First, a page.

(Contra Costa County Super. Ct. No. C07-00939) Trial Court Superior Court of Contra Costa County: Trial Judge: Hon. Thomas M. Maddock
The opinion of the court was delivered by: Kline, P.J.
Following petition rehearing granted 10/26/10
CERTIFIED FOR PUBLICATION
This case involves a fee dispute between a law firm, respondent Benjamin, Weill & Mazur, a professional corporation (BWM), and its former client, appellant Nancy Hurwitz Kors. After Kors refused to pay the full amount billed her, BWM sued her for breach of the parties' fee agreement. Based on the arbitration clause in the agreement, Kors moved to compel arbitration under the California Arbitration Act (CAA) (Code Civ. Proc., § 1280 et seq.).*fn1 The court granted the motion and directed binding arbitration pursuant to the rules of the Bar Association of San Francisco (BASF). After the arbitrators ruled in its favor, BWM petitioned the court to confirm the award. Opposing the petition, Kors moved to vacate the award due to the chief arbitrator's failure to disclose "matters that could cause a person aware of the facts to reasonably entertain a doubt that the proposed neutral arbitrator would be able to be impartial," as required by the CAA (§ 1281.9, subd. (a)). The trial court denied Kors's motion and confirmed the award. Kors appeals from that ruling.
As originally briefed, the questions presented on appeal were whether the trial court erred in rejecting Kors's claim that section 1281.9 required the chief arbitrator to disclose certain business relationships and in denying her request for attorney fees incurred in enforcing the parties' arbitration agreement. As in the trial court, the only question the parties addressed with respect to disclosure was whether the matters Kors pointed to were required to be disclosed under section 1281.9.
The fundamental problem in this case, however, arises from an internal inconsistency in the arbitration clause, which states that "[a]ny dispute pertaining to the fees owed under this agreement . . . shall, to the extent permitted by law, be submitted to binding arbitration pursuant to the rules of the Bar Association of San Francisco, and shall take place in San Francisco." While the duty to arbitrate imposed by this provision is enforceable under the CAA (§ 1281), and was enforced by the trial court under that act, the arbitration process it mandates is not that contemplated by the CAA, but the different process prescribed by bar association rules promulgated under the Mandatory Fee Arbitration Act (MFAA) (Bus. & Prof. Code, § 6200 et seq.). Under the MFAA and the BASF Rules of Procedure, Attorney/Client Fee Disputes, Arbitration and Mediation (rev. Apr. 30, 2007) (BASF Rules), a law firm cannot require a client to submit to binding arbitration to resolve a fee dispute before the dispute arises, as was done in this case. (Bus. & Prof. Code, § 6204, subd. (a); BASF Rules, rule 4.A.2.) Furthermore, the MFAA and BASF Rules do not appear to require arbitrators to make the disclosure mandated by section 1281.9. The briefs of the parties and our initial opinion did not adequately address these issues.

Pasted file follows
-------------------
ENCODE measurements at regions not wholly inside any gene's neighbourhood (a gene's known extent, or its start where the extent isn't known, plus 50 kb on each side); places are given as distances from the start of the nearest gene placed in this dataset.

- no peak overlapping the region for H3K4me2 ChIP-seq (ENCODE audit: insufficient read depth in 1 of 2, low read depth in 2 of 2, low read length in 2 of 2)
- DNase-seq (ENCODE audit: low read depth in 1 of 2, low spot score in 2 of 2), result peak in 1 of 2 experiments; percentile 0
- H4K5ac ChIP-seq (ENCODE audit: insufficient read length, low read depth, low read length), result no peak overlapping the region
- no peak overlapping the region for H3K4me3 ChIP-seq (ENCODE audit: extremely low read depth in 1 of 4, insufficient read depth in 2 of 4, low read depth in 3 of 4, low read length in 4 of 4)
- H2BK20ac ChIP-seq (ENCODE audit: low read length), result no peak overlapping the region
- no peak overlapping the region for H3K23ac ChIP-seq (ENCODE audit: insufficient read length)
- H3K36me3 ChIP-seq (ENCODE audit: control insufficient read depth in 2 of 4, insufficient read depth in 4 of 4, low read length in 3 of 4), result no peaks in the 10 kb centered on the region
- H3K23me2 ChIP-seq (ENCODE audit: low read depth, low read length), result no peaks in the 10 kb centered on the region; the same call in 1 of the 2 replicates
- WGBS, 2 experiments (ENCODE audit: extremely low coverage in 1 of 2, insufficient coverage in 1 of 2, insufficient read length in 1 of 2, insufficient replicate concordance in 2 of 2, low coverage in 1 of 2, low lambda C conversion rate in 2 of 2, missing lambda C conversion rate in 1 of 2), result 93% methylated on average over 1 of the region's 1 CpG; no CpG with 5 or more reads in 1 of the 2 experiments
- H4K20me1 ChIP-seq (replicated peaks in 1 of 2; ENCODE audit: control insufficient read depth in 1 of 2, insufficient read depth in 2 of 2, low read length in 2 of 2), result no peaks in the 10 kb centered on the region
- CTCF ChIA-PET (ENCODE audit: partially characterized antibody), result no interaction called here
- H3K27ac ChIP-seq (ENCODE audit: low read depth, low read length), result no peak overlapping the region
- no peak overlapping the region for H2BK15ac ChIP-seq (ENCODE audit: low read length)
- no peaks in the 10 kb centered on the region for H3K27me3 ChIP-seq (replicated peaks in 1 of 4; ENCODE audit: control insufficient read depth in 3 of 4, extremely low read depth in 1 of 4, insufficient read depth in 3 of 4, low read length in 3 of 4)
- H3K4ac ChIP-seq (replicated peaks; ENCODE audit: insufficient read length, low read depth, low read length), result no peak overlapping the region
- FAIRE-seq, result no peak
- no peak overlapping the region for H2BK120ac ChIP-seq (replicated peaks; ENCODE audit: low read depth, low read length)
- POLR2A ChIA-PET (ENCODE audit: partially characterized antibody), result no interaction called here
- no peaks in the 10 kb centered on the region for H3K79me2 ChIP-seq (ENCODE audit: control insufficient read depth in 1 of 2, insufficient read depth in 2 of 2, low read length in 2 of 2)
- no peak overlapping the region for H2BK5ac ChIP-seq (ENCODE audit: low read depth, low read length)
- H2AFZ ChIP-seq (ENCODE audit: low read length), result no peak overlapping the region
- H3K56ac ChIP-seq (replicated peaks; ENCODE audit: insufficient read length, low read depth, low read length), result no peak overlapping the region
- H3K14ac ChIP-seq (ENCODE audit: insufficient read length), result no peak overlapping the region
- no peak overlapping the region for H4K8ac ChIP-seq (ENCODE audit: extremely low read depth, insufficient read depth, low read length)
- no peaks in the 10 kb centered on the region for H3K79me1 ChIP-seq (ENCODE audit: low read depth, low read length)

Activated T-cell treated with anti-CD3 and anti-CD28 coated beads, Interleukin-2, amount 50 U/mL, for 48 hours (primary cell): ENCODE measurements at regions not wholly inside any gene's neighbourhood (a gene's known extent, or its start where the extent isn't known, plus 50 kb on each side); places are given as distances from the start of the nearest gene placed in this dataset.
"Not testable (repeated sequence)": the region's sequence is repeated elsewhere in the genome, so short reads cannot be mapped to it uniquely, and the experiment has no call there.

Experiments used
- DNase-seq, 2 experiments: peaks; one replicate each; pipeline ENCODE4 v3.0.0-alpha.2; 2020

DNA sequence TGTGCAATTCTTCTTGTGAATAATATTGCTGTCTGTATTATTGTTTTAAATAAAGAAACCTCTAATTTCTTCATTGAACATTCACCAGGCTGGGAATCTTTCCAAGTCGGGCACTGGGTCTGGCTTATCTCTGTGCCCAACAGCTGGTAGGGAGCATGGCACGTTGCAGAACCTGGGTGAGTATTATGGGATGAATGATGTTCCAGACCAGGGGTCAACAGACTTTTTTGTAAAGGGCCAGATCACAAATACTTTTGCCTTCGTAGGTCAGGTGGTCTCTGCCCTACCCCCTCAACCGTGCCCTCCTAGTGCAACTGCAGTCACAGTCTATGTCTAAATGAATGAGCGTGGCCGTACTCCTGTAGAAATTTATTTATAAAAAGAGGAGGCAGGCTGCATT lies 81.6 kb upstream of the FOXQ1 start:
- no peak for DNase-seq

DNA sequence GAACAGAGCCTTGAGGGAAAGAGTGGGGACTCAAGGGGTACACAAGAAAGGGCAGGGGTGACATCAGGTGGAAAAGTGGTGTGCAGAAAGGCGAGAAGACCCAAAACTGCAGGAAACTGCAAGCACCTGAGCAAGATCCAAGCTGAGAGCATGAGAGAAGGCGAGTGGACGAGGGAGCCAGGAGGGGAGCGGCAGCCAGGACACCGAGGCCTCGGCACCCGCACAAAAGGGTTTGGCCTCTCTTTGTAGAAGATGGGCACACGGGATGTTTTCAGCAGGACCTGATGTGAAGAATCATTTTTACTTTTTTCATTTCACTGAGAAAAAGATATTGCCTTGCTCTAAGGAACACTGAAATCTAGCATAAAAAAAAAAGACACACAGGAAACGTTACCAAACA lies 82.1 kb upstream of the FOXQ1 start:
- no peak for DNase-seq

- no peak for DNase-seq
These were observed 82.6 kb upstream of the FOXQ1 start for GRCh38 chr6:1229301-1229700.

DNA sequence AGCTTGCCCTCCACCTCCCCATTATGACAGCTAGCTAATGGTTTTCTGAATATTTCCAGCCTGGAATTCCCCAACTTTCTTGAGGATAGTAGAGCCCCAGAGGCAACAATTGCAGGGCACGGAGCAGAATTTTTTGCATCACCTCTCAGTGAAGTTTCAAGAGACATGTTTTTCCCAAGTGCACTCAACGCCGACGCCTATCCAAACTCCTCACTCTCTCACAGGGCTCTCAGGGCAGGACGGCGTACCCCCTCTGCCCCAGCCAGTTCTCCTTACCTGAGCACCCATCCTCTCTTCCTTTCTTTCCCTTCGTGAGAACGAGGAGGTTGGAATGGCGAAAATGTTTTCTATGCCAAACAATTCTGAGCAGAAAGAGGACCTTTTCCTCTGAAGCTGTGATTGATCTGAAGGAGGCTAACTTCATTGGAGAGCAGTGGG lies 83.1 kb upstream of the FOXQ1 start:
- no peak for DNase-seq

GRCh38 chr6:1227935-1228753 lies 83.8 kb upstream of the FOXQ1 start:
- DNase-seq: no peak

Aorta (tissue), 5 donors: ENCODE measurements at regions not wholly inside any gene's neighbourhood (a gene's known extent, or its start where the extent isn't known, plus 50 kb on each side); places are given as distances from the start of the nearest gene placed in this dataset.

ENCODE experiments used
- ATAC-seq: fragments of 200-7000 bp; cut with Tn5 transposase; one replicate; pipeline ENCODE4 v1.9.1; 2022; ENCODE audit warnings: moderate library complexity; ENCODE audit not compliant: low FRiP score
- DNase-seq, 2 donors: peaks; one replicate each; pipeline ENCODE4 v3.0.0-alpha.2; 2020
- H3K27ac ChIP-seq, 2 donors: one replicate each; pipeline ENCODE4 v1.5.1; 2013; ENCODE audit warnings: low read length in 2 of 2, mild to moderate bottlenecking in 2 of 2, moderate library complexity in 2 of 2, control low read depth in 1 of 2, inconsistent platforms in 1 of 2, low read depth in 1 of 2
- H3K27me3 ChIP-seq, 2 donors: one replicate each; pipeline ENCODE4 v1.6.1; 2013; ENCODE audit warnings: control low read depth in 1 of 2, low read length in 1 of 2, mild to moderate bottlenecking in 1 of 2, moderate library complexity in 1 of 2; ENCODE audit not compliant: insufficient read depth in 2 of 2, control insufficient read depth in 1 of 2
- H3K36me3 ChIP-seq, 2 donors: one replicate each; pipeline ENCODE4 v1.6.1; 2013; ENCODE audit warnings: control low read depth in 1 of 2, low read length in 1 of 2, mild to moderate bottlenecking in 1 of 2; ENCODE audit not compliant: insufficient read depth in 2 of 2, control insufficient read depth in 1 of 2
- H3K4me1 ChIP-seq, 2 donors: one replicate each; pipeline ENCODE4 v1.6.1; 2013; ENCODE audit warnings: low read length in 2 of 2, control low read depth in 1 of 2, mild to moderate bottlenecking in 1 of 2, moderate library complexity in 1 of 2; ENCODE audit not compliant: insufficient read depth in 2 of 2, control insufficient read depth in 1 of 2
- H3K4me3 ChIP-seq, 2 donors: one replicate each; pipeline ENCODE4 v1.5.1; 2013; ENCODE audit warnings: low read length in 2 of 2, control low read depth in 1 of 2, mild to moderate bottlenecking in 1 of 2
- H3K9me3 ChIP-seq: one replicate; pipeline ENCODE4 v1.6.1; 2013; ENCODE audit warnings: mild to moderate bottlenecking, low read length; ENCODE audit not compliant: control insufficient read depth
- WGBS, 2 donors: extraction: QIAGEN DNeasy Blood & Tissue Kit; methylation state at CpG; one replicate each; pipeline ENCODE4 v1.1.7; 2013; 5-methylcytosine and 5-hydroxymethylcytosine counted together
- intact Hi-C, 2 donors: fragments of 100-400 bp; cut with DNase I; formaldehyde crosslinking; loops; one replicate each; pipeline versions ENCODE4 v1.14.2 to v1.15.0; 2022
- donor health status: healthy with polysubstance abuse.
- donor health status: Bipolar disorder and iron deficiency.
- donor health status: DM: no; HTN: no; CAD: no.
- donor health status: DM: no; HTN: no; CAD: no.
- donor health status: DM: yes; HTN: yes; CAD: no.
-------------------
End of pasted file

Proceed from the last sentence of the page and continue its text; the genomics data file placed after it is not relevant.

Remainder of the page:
Before our initial opinion became final, we ordered rehearing on our own motion and directed the parties to file supplemental briefs on the applicability of the CAA disclosure requirement set forth in section 1281.9 to the arbitration in this case. Kors continued to maintain that that statute applied because the arbitration was under the CAA, and that it, or the standard it codifies, should apply in MFAA arbitrations as well. Kors pointed out that throughout the trial court and appellate proceedings related to her claim of nondisclosure, BWM had consistently acknowledged application of the CAA; the legal dispute was simply whether the chief arbitrator failed to provide the disclosure required by the CAA in section 1281.9, not whether section 1281.9 applied. BWM, however, changed its position, arguing for the first time that section 1281.9 cannot be applied to the arbitration conducted by BASF.*fn2 BWM now argues that the arbitration was governed by the MFAA, not the CAA; that section 1281.9 does not apply in an MFAA arbitration; and that "Kors is estopped from challenging the consequences of the rules she deliberately chose" by moving to compel arbitration pursuant to the parties' agreement. In response to our request for further briefing on the propriety of submitting this dispute for arbitration under BASF Rules, Kors argues that the portion of the arbitration provision calling for binding arbitration under the CAA should be enforced, but not the portion requiring arbitration under BASF Rules. BWM contends the arbitration provision is enforceable in its entirety and, in any event, any error by the trial court was invited by Kors and waived by her participation in the arbitration.